San Diego Multi Family - Investing in neg cashflow property?!

4 Replies

For those who have invested in a market where home values exceed your rental income at the typical 20-35% down.. 

How do you analyze it? Whats your rationale?

I'm looking at a duplex where I would live in one unit and rent out the other. My monthly payment would be cheaper then anything I would rent in the area but it is still a negative cashflow property if I rented out both units. This will be a long term hold for me and eventually rents will catch up to my payment and turn positive. I also think there is opportunity to raise the rents if I put a bit of money into it. 

Are you staying away from any/all properties with neg cashflow? Or are you still buying and why? 

@Schuyler G. I house hack a duplex in a pretty decent area and you pointed out a lot of positives already. Raising rents every year you'll start to break even and even cashflow after a few years or so while your paying down debt and see value appreciation.

These type of properties have a few things going for them especially in CA

1. The current rents are usually below market, and with the statewide rent control that brings predictable increases for at least x years

2. The units are usually not updated so if you do get a vacancy and are willing to put in 10k of granite, and cabinets you can usually raise rent by a lot.

3. Rents have been steadily rising in CA for a while and because there are less investors here demand > supply

4. Prop 13 at least for the moment keeps property taxes in line with your purchase price not the market value of the home which most other states don't do.

5. Least importantly in my opinion is price appreciation historically CA has appreciated a bit faster than other parts of the country, but that is not guaranteed.

Originally posted by @Schuyler G. :

For those who have invested in a market where home values exceed your rental income at the typical 20-35% down.. 

How do you analyze it? Whats your rationale?

I'm looking at a duplex where I would live in one unit and rent out the other. My monthly payment would be cheaper then anything I would rent in the area but it is still a negative cashflow property if I rented out both units. This will be a long term hold for me and eventually rents will catch up to my payment and turn positive. I also think there is opportunity to raise the rents if I put a bit of money into it.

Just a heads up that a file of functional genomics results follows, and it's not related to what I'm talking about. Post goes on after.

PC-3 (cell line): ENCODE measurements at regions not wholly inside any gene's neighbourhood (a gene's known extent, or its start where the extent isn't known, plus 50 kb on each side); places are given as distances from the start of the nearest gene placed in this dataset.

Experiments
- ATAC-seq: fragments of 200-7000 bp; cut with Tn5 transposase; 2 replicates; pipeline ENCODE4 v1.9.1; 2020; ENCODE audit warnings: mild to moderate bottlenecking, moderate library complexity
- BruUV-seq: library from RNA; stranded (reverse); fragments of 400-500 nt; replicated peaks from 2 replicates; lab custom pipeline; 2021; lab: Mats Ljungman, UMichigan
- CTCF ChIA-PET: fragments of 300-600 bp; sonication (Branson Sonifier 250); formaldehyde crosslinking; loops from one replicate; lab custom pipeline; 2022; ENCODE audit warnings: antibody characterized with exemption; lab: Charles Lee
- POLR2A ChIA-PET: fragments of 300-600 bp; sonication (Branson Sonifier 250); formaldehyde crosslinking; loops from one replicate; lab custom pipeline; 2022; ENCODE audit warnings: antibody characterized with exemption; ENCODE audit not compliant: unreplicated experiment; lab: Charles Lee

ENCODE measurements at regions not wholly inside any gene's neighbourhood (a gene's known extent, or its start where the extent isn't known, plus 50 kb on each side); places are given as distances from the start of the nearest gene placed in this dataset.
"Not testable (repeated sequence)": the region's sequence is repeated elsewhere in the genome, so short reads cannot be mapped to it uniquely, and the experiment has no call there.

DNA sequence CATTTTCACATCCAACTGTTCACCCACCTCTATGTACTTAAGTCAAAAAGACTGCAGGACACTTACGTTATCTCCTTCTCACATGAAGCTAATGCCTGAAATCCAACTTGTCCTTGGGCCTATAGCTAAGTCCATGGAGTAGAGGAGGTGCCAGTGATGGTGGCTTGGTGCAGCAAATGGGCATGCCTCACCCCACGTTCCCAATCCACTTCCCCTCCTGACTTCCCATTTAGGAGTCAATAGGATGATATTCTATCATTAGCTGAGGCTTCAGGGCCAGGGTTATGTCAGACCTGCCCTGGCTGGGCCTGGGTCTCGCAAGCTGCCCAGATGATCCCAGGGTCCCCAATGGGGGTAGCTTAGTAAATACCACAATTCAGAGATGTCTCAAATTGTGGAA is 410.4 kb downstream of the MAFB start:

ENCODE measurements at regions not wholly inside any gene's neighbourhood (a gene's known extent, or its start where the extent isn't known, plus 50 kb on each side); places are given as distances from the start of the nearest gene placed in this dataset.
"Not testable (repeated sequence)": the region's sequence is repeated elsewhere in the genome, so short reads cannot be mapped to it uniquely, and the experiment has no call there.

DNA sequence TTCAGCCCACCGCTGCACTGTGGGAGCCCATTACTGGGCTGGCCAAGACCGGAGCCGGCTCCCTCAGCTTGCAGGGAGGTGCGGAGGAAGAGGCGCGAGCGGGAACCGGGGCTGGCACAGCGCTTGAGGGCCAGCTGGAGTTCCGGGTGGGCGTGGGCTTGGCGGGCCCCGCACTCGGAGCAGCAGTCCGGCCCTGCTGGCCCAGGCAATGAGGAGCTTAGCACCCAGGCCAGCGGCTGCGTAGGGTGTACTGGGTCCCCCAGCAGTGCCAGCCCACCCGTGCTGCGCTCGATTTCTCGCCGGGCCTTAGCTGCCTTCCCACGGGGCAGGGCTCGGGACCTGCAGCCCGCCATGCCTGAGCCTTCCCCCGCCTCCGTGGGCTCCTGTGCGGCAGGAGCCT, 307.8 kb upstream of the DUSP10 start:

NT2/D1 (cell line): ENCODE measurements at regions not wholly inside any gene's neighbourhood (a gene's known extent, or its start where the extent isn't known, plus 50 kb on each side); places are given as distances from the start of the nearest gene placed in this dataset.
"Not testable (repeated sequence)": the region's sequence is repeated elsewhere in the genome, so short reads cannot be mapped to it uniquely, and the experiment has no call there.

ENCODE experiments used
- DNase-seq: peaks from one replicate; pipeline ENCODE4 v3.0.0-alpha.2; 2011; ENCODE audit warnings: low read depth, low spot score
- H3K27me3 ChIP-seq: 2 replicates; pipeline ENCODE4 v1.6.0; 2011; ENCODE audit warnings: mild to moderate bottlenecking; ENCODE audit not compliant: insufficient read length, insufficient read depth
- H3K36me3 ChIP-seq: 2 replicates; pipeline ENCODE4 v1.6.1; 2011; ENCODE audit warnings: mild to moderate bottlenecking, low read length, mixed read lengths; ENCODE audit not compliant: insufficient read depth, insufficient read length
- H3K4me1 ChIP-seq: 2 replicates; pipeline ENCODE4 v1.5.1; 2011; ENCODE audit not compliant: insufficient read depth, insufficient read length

Are you staying away from any/all properties with neg cashflow? Or are you still buying and why? 

Schuyler, as my CA colleagues above have eloquently pointed out, a negative-cashflow househack is not a bad thing in CA. It's about the only way to househack here!

I'm househacking a duplex in a great neighborhood in Los Angeles. It's cashflow negative while I live here, but I'm paying much less to live in my 3-bed/3-bath unit than it would it cost to own or rent a comparable home, I'm getting principal paydown every month, and I'm benefit from the appreciation on a large asset.

As I see it, your goal should be to buy a duplex that will cashflow when you move out. Find a duplex with a unit that needs work. Move into that unit and fix it up on your own schedule. In a year or two, move out and rent the newly renovated unit at top dollar. If you're ambitious enough, refinance and repeat!

All the best,

Jon
 

@Schuyler G.

IMO, negative cash flow is fine as long as it's not for too long. SD is the long term play and through appreciation you'll experience large equity boosts over time. Compounding interest on an already highly priced asset.

And rents will catch up. Rent increases follow appreciating real estate.

I foresee SD continuing to go up for the foreseeable future for many reasons. Happy to discuss. 

Free eBook from BiggerPockets!

Ultimate Beginner's Guide Book Cover

Join BiggerPockets and get The Ultimate Beginner's Guide to Real Estate Investing for FREE - read by more than 100,000 people - AND get exclusive real estate investing tips, tricks and techniques delivered straight to your inbox twice weekly!

  • Actionable advice for getting started,
  • Discover the 10 Most Lucrative Real Estate Niches,
  • Learn how to get started with or without money,
  • Explore Real-Life Strategies for Building Wealth,
  • And a LOT more.

We hate spam just as much as you